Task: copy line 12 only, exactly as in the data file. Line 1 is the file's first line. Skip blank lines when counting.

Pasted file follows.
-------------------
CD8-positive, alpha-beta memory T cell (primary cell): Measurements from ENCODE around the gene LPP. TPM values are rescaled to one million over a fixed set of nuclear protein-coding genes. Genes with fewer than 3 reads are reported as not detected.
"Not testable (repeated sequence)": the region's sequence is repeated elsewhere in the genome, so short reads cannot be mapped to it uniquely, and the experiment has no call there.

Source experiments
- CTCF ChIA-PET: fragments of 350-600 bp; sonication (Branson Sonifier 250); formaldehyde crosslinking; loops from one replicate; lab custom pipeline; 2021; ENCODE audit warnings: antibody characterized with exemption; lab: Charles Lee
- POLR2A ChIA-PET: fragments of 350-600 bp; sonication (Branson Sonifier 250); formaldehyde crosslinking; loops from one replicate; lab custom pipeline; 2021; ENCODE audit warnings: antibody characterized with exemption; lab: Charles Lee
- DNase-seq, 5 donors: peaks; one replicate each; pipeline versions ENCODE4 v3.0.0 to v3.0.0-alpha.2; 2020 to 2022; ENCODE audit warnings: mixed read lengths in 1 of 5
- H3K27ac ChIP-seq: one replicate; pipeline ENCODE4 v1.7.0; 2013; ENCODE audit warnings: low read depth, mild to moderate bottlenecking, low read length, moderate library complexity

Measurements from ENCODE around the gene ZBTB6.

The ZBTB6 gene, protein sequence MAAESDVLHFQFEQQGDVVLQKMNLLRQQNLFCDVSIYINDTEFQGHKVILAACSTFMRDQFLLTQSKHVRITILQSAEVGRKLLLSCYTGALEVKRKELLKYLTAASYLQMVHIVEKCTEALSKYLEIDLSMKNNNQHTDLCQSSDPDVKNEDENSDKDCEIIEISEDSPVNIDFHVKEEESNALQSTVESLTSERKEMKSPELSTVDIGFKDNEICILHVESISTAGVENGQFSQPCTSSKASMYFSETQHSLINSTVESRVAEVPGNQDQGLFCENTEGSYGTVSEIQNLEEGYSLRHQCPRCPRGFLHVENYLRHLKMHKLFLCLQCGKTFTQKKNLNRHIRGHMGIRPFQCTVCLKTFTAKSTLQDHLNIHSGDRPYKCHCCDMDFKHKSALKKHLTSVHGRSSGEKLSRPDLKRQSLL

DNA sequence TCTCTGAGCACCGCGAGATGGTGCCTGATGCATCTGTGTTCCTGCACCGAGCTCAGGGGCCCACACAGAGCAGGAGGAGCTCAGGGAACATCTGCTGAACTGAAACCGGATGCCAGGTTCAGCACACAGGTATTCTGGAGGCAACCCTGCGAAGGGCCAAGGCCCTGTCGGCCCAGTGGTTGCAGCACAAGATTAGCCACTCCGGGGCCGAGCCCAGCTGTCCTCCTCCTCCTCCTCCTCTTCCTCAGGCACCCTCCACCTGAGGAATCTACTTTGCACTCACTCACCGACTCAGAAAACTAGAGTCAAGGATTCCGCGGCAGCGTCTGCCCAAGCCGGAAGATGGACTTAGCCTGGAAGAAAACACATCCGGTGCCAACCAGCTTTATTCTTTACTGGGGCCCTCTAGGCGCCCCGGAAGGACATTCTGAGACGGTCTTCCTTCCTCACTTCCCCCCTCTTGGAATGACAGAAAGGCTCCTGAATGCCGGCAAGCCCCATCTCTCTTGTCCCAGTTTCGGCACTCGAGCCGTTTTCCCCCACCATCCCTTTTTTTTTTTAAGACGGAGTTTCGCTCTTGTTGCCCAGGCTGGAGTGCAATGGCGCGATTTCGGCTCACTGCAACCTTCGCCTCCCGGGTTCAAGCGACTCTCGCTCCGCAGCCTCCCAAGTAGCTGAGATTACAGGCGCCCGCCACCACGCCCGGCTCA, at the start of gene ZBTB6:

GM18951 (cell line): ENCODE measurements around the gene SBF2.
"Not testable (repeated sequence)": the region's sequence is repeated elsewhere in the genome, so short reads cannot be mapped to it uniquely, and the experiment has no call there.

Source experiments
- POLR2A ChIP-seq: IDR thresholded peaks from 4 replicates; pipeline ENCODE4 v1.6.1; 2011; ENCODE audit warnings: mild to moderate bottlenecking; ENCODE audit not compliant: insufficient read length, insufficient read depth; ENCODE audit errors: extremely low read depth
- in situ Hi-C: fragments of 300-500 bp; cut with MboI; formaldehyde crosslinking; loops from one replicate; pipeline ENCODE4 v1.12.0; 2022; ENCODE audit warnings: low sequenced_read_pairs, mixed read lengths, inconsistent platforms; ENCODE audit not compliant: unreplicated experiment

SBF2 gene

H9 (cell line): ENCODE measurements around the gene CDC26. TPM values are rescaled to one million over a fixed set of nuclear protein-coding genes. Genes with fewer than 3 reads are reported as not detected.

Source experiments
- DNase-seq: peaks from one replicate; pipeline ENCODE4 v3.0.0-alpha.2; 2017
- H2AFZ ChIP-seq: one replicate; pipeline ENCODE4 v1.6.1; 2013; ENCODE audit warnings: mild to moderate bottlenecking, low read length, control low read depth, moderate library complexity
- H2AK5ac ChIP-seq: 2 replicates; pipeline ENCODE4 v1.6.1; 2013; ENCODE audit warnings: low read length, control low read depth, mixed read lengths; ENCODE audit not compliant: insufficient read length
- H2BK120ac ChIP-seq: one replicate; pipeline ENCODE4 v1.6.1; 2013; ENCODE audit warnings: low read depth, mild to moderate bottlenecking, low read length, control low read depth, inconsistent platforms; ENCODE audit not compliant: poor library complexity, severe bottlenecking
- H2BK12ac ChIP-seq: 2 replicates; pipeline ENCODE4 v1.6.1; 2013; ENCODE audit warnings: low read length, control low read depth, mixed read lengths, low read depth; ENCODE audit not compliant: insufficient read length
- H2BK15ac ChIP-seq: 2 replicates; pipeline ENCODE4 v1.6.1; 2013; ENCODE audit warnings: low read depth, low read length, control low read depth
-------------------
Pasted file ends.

"Not testable (repeated sequence)": the region's sequence is repeated elsewhere in the genome, so short reads cannot be mapped to it uniquely, and the experiment has no call there.